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Unfinished Art: The Enduring Fascination Of Incompleteness

Edgar Degas, Madame Théodore Gobillard, 1869. Unfinished Art
Edgar Degas, Madame Théodore Gobillard, 1869.

By Benedetta Ricci

There is a great difference between a work that is ‘complete’ and a work that is ‘finished’; that in general what is ‘completed’ is not ‘finished’, and that a thing that is highly ‘finished’ does not need to be ‘complete’ at all“.

Charles Baudelaire

She held out her trembling hand to K. and had him sit down beside her, she spoke with great difficulty, it is hard to understand her, but what she said…”. With these words, Kafka’s acclaimed work The Castle ends mid-sentence, leaving the reader in a suspended state of unfinishedness. The novel was left incomplete when the author died in 1924 at the age of 40 and was destined to be lost forever since Kafka had entrusted his friend Max Brod with his manuscripts asking him to burn them all after his own death. Fortunately for us, Brod recognised their unfathomable literary value and decided to publish, in spite of his friend’s wishes, what would later become Kafka’s most celebrated novels, The Castle included.
When it comes to art, it is a surprisingly high number of uncompleted creative works that, just as Kafka’s novel, are considered masterpieces in their own right; from architecture and poetry to cinema and music, one just has to think of Gaudi’s magnificent Sagrada Familia in Barcelona, Mozart’s Requiem, or the film The Other side of the Wind directed by Orson Welles. In this respect, Fine Art offers plenty of exceptional examples, ranging from the Holy family with Saint John the Baptist (1528-1537) by Perino del Vaga to the portrait of Madame Théodore Gobillard (1869) by Edgar Degas.


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Perino del Vaga, Holy Family with Saint John the Baptist
Perino del Vaga, Holy Family with Saint John the Baptist, 1528-1537

Artists from all eras – there are literally cases from antiquity to the present day – have initiated works in a variety of media, later abandoning them for whatever reason, whether historical circumstance, the artist’s sudden demise, the shortage of funding or simply the lack of inspiration or interest in the project. Regardless, unfinished artworks are riveting and intriguing rather by reason of their incompleteness, than in spite of it: they tell a story that was not supposed to be revealed.
Suspended in a state of coming-into-being, they present new perspectives on an artist’s creative process as well as on an artwork’s historical context, even in some cases making unfinishedness a deliberate stylistic choice.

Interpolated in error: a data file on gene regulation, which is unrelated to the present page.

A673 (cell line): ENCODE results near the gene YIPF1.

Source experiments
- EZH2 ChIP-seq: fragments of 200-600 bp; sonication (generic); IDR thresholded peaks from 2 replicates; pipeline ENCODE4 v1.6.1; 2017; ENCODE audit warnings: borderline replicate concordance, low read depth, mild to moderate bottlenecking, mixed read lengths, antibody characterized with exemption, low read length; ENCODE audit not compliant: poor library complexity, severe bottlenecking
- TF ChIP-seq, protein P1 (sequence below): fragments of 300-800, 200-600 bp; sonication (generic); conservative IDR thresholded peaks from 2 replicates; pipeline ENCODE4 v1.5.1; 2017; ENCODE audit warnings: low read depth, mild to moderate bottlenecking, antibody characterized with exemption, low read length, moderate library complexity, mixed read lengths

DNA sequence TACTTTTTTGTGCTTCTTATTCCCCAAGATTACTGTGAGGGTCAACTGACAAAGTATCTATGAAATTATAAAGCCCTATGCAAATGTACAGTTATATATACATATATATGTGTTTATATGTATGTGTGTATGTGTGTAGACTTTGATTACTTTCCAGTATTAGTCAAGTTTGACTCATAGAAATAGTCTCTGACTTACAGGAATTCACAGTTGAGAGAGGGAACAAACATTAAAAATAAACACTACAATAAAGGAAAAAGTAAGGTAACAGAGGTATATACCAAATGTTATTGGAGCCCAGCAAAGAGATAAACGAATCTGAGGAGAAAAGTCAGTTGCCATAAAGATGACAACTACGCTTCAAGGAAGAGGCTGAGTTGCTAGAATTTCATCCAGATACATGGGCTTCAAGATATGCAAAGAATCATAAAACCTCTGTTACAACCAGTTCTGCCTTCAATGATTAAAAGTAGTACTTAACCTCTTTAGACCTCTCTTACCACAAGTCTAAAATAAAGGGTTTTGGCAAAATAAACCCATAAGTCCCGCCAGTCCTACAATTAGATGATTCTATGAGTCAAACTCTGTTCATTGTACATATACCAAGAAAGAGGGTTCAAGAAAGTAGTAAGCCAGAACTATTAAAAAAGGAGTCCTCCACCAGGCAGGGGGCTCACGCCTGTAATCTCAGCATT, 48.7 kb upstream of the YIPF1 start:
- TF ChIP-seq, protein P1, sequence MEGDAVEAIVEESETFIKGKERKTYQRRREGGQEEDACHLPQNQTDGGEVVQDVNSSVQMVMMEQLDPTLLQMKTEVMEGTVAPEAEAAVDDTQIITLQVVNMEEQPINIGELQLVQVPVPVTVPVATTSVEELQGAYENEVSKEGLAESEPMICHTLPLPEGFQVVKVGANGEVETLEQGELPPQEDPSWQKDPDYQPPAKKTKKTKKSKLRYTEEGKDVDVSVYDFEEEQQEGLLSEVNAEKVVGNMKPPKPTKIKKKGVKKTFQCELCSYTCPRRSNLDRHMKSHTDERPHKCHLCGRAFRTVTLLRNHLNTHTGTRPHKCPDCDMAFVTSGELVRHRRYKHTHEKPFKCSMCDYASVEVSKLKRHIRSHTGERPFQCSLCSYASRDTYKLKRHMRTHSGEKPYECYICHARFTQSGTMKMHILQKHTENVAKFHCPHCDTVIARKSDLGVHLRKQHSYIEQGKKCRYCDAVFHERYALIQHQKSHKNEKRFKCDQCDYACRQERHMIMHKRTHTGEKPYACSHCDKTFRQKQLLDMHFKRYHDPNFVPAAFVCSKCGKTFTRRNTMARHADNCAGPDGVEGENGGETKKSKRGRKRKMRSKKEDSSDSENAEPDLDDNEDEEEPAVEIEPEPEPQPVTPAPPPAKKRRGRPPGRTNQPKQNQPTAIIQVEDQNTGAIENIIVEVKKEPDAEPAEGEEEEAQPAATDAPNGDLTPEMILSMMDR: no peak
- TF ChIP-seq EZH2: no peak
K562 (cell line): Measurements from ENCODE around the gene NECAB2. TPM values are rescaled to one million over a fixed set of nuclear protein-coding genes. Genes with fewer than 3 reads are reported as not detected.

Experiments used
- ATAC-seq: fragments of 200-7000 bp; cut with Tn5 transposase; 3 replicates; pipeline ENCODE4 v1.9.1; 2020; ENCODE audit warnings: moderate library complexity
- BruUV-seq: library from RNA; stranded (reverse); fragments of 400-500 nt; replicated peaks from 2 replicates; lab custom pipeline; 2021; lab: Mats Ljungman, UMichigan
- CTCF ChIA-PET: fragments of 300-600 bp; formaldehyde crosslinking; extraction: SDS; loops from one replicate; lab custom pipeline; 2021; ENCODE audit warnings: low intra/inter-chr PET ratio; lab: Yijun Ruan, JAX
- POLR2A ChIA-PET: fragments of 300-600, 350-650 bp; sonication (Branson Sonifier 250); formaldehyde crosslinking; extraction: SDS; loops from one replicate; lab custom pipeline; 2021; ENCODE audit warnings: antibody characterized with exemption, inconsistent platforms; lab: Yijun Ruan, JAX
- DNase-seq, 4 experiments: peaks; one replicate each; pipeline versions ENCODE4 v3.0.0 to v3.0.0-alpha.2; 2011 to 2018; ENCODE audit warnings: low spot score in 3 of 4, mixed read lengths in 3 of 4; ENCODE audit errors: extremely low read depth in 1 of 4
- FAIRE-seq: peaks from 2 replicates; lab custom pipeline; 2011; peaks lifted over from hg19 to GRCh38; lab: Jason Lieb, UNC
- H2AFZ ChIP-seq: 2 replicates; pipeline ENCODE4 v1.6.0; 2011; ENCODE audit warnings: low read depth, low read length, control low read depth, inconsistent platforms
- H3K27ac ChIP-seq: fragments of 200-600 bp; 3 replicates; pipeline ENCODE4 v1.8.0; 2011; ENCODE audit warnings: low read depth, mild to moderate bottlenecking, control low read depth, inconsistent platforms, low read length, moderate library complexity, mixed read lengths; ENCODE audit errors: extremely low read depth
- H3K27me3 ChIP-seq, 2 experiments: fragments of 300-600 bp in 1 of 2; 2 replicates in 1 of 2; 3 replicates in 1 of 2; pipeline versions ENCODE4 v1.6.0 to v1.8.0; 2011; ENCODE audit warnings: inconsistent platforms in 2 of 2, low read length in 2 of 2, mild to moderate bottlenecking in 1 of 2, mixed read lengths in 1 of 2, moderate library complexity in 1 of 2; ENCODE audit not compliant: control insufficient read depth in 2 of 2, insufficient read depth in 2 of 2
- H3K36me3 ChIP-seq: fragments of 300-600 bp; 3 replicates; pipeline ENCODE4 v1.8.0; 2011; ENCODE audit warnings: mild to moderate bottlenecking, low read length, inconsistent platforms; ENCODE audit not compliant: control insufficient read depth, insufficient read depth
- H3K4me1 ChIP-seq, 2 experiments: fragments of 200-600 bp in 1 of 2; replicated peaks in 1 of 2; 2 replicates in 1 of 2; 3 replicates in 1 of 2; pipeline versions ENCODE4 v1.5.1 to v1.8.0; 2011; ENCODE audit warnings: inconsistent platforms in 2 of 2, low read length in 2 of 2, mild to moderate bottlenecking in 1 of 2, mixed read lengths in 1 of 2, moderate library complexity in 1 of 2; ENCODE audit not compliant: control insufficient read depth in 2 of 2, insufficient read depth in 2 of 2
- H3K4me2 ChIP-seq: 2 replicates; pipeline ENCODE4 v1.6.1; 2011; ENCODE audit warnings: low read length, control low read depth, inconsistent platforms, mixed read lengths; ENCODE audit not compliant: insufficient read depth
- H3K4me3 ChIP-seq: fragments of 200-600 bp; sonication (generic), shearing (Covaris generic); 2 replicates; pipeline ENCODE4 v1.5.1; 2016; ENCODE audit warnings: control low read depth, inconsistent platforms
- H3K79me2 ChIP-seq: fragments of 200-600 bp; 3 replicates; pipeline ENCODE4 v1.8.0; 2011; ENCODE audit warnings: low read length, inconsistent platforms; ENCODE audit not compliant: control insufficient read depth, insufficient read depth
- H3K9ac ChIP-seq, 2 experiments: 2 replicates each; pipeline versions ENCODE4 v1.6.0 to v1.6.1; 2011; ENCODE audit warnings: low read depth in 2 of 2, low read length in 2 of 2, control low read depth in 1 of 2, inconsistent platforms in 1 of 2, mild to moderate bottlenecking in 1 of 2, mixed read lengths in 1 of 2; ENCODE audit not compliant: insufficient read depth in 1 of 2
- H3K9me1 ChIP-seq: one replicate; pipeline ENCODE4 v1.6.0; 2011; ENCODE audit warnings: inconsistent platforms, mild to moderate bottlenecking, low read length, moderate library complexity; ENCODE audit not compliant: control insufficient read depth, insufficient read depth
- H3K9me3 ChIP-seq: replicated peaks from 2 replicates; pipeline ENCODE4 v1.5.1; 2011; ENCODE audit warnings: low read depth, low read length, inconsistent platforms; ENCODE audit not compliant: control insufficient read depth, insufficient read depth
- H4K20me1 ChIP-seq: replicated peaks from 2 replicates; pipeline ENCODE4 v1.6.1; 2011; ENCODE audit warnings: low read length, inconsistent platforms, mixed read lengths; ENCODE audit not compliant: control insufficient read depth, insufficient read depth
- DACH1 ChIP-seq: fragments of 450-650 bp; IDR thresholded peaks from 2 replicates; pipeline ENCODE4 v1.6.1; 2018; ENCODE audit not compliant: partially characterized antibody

“The revelation of personal sensibility, the quality of the sketch (…) is overlaid and smothered by labour”

Kenneth Clark

Why is Art left unfinished?

Among the varied reasons behind the interruption of an artwork, first and foremost stands the artist’s personality. In this regard, the best example is Renaissance Master Leonardo da Vinci: his perfectionism, combined with his extraordinarily versatile talent, often saw him jump from one project to another leaving an impressive number of works undone in the wake of his impatient striving. In 1550, the artists’ biographer Giorgio Vasari wrote about him: “Marvelous and divine, indeed, was Leonardo the son of Ser Piero da Vinci. In erudition and letters, he would have distinguished himself if he had not been variable and unstable. For he set himself to learn many things, and when he had begun them gave them up. (…). It is clear that Leonardo, through his comprehension of art, began many things and never finished one of them, since it seemed to him that the hand was not able to attain to the perfection of art in carrying out the things which he imagined”.
In 1481, Leonardo was given the commission by the Augustinian monks of San Donato in Scopeto in Florence to paint the Adoration of the Magi; he sketched a few studies and began the project. However, not even one year later, he decided to offer his services to Duke of Milan Ludovico Sforza, following him to Milan and consequently abandoning the piece.

Leonardo Da Vinci, Adoration of the Magi, 1481. Unfinished Art
Leonardo Da Vinci, Adoration of the Magi, 1481.

The large life-size draft he left unfinished perfectly exemplifies how incompleteness proves to be a valuable tool for professionals such as art historians, conservators, and curators to get a glimpse of the creative practice. From the delicate underdrawing to the first layers of paint, the work reveals all steps of the art-in-the-making. The artist seems to have repeatedly intervened in outlining the two hundred figures in the complex composition trying to find a balance, to the point that one can almost picture him in his studio obsessively working on the piece until the ultimate decision of abandoning it in favour of a more enticing occasion.
On this theme, Kelly Baum, curator of the exhibition Unfinished: Thoughts Left Visible held in 2016 at The Met Breuer in New York, stated: “An unfinished picture is almost like an X-ray, which allows you to see beyond the surface of the painting to what lies behind: earlier versions, preparatory sketches, all of the underlying architecture which is normally disguised and suppressed. And this gives profound insight into the creative process”.

At times, more tragic events get in the way. Italian Mannerist painter Francesco Maria Mazzola – better known as Parmigianino – as a hopeless perfectionist, spent several years lingering on the gracefulness of his Madonna with the Long Neck, so much so that he died in 1540 before completing the painting. After careful consideration, the patron decided to place the altarpiece in the church it had been intended for; and in the process of doing so, instructed the addition of the following inscription as an explanation for its incompleteness: “Adverse destiny prevented Francesco Mazzola from Parma from completing this work”.